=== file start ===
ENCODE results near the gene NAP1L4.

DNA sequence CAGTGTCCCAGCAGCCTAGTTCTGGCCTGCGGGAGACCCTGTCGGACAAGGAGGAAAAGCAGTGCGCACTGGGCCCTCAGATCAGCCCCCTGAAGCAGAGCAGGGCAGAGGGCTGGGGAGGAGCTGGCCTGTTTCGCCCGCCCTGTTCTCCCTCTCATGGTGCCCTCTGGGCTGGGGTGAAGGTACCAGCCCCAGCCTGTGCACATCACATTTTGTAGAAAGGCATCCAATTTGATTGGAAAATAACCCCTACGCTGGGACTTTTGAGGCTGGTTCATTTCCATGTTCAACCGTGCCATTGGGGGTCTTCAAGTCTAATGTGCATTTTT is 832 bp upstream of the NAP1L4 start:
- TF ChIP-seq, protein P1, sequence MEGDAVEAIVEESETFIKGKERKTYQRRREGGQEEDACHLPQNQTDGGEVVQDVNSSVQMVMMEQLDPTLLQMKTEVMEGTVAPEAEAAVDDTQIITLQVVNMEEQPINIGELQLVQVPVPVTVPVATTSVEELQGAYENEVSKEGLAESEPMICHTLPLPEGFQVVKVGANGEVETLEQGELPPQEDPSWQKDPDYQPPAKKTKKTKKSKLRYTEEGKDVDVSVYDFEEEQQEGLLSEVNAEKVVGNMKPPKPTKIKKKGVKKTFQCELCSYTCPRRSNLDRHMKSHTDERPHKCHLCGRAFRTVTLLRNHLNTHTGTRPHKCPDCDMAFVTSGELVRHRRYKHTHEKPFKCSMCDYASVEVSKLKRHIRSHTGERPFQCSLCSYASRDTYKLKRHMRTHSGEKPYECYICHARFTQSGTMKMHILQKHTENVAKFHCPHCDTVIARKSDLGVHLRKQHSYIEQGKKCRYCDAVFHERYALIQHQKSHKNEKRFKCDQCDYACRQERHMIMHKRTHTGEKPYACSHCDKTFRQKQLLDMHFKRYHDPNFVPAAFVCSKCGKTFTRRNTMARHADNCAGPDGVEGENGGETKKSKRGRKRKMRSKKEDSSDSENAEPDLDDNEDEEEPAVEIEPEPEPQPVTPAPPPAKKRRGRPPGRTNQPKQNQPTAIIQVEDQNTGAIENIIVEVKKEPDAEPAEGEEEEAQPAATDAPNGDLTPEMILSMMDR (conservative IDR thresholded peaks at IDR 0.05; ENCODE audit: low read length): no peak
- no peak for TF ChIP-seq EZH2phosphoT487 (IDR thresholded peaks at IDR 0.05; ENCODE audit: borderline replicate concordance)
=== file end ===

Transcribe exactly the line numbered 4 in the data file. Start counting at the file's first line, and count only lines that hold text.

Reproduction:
- no peak for TF ChIP-seq EZH2phosphoT487 (IDR thresholded peaks at IDR 0.05; ENCODE audit: borderline replicate concordance)